High stakes in N. Carolina court races with majority on line for governor
Thursday, November 17, 2017
RALEIGH — A major financial prize is at stake in North Carolina’s four House races on Election Day as both major parties are spending millions of dollars in a state that has become a target for national Democrats after its longtime Republican governor and lieutenant governor lost their re-election bids last month.
The prize for Republicans is a second chance in what will be a heavily contested statewide election. Democrats will hope to take control of the state House of Representatives. Both parties will have candidates campaigning hard for the winner, who will most likely be a former Republican who lost the governor’s race after Republicans won the state in a 2016 wave election.
At stake in the state’s congressional races is control of the U.S. House of Representatives. Democrats are hoping to take control of the House, and if they do, they will have a major say in whether President Trump and congressional Republicans have the legislative power necessary to pass their agenda.
Republicans are hoping to gain a House seat, though it’s unclear if they’ll be able to make significant inroads in an area where many Republican incumbents have been relatively competitive in recent campaigns.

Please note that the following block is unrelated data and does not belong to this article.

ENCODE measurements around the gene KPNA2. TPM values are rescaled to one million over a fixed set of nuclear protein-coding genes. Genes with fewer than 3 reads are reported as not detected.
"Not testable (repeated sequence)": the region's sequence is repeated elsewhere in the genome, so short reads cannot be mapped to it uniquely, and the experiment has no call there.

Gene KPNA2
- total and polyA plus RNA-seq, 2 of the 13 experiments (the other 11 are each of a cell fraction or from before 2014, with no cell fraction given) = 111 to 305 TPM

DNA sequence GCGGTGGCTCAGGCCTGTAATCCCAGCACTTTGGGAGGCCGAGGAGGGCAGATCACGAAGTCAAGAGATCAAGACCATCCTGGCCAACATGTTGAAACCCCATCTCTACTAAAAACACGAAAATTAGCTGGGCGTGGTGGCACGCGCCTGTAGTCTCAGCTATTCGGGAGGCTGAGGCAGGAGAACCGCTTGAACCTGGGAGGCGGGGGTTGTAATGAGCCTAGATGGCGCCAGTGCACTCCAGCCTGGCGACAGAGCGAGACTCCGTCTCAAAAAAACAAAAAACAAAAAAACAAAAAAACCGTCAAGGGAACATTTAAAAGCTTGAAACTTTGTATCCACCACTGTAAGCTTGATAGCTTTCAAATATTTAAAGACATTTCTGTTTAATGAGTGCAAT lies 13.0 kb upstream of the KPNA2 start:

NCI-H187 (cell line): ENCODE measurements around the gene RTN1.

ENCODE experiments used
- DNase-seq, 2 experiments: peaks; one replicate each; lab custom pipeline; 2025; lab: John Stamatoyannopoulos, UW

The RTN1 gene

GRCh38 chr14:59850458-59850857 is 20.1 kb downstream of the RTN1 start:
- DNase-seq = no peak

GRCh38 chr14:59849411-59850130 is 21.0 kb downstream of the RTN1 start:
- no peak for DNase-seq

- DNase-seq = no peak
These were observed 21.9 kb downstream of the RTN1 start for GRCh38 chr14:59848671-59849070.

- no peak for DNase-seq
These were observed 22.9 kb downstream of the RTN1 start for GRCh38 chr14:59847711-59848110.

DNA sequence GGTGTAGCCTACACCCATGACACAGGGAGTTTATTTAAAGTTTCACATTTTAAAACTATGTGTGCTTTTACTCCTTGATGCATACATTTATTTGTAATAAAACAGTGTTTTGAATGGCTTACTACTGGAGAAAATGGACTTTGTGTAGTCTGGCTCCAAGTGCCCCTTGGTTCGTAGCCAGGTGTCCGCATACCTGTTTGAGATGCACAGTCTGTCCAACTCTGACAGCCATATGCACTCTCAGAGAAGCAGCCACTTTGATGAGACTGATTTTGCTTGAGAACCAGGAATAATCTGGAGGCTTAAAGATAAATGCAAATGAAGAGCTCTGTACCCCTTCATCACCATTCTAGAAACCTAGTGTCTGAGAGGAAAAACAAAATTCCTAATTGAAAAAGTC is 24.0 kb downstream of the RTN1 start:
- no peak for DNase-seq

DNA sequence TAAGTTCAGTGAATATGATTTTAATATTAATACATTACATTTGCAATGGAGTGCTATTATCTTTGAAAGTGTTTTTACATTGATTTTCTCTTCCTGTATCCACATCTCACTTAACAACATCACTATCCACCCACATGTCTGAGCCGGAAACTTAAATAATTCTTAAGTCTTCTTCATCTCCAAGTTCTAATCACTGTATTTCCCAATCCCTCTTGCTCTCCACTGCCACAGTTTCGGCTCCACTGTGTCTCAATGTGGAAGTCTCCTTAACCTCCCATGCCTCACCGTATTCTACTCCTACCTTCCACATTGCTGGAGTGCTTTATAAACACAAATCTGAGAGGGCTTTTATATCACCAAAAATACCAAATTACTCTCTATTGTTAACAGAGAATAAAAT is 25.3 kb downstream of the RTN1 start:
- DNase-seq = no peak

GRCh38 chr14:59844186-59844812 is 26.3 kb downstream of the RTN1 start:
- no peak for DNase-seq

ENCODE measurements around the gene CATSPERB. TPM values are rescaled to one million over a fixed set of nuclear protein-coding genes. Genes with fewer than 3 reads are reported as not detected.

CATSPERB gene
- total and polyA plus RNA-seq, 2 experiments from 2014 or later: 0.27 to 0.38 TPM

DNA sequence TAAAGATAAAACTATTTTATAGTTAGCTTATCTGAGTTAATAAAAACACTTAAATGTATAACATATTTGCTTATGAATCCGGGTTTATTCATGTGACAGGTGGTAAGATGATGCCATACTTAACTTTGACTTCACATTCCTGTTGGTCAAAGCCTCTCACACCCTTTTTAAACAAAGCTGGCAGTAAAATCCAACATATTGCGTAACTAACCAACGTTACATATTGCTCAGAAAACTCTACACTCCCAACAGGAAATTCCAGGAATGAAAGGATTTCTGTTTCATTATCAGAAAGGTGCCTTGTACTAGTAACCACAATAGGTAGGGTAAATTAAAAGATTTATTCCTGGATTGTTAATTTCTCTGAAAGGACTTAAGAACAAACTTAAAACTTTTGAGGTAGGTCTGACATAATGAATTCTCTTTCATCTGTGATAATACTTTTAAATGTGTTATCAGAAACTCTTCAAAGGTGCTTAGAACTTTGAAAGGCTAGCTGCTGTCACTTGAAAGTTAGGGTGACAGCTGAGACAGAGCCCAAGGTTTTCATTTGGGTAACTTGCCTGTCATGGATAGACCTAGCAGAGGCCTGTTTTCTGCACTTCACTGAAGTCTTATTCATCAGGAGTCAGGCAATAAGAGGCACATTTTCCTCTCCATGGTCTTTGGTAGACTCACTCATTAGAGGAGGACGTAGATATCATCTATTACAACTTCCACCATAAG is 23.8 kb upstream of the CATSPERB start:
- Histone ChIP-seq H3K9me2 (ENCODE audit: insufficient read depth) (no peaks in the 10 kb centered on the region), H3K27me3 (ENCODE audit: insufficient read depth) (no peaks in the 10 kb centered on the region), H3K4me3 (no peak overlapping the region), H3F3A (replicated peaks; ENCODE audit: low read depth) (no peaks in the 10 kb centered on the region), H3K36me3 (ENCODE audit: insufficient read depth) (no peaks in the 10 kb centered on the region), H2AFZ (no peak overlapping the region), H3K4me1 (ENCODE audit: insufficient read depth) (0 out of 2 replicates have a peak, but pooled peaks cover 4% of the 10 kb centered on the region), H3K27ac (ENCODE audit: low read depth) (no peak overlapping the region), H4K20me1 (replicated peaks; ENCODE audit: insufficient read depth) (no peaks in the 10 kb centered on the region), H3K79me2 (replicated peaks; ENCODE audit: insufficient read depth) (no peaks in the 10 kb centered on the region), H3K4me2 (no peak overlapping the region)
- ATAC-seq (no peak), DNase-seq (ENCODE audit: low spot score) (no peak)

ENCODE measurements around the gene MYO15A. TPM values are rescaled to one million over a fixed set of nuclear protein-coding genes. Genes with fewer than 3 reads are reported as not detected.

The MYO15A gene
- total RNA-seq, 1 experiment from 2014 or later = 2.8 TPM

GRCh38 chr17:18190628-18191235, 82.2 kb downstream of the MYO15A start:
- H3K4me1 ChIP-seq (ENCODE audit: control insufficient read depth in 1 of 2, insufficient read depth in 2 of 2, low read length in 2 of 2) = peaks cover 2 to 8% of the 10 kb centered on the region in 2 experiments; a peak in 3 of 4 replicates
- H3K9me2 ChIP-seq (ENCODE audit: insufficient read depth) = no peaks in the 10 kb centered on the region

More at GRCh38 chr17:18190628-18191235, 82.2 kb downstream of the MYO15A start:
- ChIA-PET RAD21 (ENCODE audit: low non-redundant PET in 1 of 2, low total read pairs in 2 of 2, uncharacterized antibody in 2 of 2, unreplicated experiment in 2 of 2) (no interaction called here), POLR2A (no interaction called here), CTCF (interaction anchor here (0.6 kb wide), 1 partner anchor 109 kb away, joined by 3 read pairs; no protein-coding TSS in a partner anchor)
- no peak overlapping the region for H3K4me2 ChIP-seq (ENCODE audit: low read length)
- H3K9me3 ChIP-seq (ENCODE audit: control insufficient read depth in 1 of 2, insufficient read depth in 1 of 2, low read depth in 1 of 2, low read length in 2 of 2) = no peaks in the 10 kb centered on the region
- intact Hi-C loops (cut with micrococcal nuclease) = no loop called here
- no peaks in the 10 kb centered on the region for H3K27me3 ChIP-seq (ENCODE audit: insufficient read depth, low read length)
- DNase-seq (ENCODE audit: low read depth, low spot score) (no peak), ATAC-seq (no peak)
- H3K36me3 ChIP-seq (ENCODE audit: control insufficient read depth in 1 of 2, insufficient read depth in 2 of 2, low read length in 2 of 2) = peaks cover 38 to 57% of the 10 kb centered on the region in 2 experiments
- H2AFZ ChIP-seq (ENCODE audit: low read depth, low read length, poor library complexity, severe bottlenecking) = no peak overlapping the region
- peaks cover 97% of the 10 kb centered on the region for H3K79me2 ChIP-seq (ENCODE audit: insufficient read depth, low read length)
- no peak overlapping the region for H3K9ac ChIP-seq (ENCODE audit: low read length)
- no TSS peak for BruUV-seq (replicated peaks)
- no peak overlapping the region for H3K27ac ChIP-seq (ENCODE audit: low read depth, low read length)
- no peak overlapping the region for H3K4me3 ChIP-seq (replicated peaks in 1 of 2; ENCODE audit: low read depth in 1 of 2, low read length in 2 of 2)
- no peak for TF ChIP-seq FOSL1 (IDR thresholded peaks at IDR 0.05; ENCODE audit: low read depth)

The stakes are high in three congressional seats where no party candidate has been elected to the House: in the 11th Congressional District, which contains the city of Charlotte, and in the 9th and 10th districts, which include Charlotte and western North Carolina.
The 11th is represented by Rep. Patrick McHenry, R-N.C., who has largely campaigned on his party’s values, including his strong support of Trump’s policies. McHenry won his re-election race in 2006 by 605 votes, or about 1.8 percentage points. The 9th and 10th districts are represented by Reps. Dan Bishop, D-N.C., and David Price, R-N.C. The two-term representatives won re-election in their campaigns for the House in 2013, 2016 and 2018.
“There are plenty of good, conservative, capable candidates from both parties,” McHenry said in a phone interview Wednesday. “I’ve got two former Republicans now running for my seat, but none have raised the resources we need to win.”
The race is likely to draw national attention as both campaigns are